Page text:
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The dilemma that faces you in Witham

by Jo Hayes on 3 May, 2015

People are asking how it can be that our election system can deliver such unfair results in votes cast compared with MPs actually elected, as is predicted to happen in a few days’ time.

We are still in the world of First Past the Post, where the candidate with the largest number of votes wins. This needn’t be a majority of the votes. Usually it is a minority of the votes, because the more candidates there are in the contest, the more the opposition votes are split and the lower the winning number of votes can be. This is unfair and frustrating to a majority of the electorate, who feel unrepresented. It also resulted, until 2010, in the crude two-party seesaw between Conservative and Labour governments.

In the Lib Dem manifesto (see page 132) we propose a proportional system (the Single Transferable Vote) for local government elections in England and for electing MPs. That system was not on offer in the 2011 referendum – the Conservatives made sure of that.

Meanwhile, in this election, the system forces voters to vote tactically to defeat the candidate they dislike the most. They have to unite behind the candidate most likely to do that.

In the constituency of Witham, a lot of people don’t like the Conservative candidate’s right-wing views, her relentless concentration on business or her silence on green issues, including climate change – the biggest issue of our time – and I’ve yet to meet anyone who likes the Conservative Party’s plans to make deep cuts in spending while refusing to say where the cuts will be.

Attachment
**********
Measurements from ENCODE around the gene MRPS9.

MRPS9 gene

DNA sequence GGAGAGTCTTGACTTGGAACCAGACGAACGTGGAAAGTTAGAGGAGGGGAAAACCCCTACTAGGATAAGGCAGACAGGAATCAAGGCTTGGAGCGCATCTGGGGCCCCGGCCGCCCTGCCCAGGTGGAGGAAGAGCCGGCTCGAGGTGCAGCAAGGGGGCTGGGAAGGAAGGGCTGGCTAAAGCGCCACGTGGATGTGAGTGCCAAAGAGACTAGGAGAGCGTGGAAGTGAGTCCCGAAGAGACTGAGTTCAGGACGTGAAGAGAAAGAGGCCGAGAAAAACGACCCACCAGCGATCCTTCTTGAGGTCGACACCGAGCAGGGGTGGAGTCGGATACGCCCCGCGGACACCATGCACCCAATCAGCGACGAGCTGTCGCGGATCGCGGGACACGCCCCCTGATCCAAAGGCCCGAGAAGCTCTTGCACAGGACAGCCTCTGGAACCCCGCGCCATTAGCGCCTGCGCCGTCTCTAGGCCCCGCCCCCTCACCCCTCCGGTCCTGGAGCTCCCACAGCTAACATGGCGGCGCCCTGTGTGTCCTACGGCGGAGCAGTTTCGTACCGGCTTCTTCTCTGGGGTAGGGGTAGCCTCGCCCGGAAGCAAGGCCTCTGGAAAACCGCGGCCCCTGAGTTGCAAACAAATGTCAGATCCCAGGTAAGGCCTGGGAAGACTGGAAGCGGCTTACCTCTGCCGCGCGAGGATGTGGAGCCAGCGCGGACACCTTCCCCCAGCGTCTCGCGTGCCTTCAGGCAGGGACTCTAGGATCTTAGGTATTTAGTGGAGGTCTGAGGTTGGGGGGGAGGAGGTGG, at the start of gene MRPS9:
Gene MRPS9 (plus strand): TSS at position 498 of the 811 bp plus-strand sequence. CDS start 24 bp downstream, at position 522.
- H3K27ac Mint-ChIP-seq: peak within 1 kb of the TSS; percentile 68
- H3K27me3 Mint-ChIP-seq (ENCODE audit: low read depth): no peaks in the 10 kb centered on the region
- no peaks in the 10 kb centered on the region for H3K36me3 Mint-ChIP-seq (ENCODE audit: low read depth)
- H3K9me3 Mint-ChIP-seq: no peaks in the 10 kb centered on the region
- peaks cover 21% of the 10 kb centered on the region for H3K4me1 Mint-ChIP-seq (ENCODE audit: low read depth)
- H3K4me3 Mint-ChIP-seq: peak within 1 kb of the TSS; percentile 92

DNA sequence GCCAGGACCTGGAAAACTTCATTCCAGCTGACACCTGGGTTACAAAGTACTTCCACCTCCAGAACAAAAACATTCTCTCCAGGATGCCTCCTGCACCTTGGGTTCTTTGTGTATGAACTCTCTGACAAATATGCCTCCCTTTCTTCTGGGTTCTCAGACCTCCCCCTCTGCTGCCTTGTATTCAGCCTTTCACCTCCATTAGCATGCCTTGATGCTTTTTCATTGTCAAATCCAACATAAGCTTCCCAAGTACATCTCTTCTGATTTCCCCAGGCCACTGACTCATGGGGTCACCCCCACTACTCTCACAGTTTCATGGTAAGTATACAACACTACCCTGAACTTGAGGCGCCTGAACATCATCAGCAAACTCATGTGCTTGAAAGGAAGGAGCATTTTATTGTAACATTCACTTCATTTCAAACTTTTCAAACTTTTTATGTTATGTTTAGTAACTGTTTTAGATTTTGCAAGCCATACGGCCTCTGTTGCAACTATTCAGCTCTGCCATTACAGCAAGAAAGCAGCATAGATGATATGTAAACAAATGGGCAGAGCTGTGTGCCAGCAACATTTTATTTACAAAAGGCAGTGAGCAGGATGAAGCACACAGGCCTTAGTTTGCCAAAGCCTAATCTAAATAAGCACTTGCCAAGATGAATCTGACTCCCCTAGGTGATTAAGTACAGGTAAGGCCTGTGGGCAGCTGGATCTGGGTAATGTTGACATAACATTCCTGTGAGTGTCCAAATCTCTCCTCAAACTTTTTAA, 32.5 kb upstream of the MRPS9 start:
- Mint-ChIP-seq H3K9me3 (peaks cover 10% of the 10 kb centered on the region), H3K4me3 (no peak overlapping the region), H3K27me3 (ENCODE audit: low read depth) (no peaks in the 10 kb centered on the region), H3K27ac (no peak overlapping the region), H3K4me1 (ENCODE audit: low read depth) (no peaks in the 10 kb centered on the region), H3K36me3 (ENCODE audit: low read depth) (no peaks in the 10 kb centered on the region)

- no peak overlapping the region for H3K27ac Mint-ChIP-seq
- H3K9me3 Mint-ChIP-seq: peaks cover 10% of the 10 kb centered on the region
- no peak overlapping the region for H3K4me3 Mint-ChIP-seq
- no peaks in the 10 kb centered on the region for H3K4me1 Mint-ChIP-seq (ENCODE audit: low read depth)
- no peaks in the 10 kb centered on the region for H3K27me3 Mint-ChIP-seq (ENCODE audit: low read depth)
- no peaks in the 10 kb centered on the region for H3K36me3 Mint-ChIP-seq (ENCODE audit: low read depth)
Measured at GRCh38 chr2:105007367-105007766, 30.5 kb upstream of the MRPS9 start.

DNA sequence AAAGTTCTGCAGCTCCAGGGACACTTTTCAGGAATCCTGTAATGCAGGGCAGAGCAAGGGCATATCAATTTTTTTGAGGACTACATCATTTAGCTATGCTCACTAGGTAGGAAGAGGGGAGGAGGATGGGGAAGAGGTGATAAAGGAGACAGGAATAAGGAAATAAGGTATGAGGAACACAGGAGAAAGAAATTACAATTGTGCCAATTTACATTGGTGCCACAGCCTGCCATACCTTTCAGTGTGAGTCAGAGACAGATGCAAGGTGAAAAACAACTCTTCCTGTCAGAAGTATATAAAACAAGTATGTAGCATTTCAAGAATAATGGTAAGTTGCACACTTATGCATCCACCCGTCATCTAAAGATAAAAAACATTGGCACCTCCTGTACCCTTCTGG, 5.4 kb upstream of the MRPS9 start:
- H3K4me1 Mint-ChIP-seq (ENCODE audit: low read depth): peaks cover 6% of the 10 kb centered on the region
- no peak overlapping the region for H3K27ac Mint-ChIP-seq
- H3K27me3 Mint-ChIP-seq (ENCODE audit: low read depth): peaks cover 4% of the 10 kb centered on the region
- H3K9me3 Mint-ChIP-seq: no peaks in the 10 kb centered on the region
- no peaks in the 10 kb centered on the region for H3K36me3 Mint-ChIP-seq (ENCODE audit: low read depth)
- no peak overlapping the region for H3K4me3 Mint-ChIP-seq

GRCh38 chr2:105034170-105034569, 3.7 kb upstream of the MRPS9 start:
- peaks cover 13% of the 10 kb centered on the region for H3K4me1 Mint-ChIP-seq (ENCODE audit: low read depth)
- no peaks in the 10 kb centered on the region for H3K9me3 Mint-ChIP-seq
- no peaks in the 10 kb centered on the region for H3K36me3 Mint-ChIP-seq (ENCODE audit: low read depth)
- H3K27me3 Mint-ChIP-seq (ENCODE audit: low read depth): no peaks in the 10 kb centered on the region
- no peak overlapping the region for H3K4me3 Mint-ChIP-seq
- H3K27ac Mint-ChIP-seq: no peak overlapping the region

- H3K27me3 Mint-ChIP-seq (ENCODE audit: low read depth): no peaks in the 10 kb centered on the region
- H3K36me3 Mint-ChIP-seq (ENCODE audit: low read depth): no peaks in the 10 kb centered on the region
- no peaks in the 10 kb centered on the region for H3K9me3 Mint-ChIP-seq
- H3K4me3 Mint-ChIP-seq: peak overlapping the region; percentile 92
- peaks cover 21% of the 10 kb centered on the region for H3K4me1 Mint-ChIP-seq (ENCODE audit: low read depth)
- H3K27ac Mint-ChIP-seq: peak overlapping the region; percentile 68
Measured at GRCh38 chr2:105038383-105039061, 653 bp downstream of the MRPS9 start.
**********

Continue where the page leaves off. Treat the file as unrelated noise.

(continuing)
A lot of people would be prepared to lend their vote to the candidate best placed to defeat the Conservative. That depends on second guessing how everyone else in Witham constituency will vote. But it can work.

An example of this working is Colchester, where people who don’t see themselves as Lib Dem have again and again united behind the Lib Dems as the candidates clearly best placed to defeat the Conservatives.

As a strident faction of Conservatism has become less One Nation and more extreme, dragging the rest of that party with it, more and more is at stake in this. The drift to the extreme calls for a coalition of the moderate and progressive majority, which I know exists among the people of this kind and tolerant country, to halt this drift by denying elected power to the candidates of the Right.

That is why I’m campaigning so hard in Witham constituency, seeking to reach every household and communicate with every resident, as a good constituency MP should.  I’m seeking to unite those who do not want the Right in charge.

If you vote for any other candidate than me on May 7th, or if you fail to vote, you will inevitably ensure that the Right wins in Witham. Look at the figures in 2010. In Witham, in 2015, by not voting for me you will help perpetuate in power the Conservative Party – the very one that has always abused power by blocking electoral reforms. This is is the dilemma with which the unfair electoral system confronts you.

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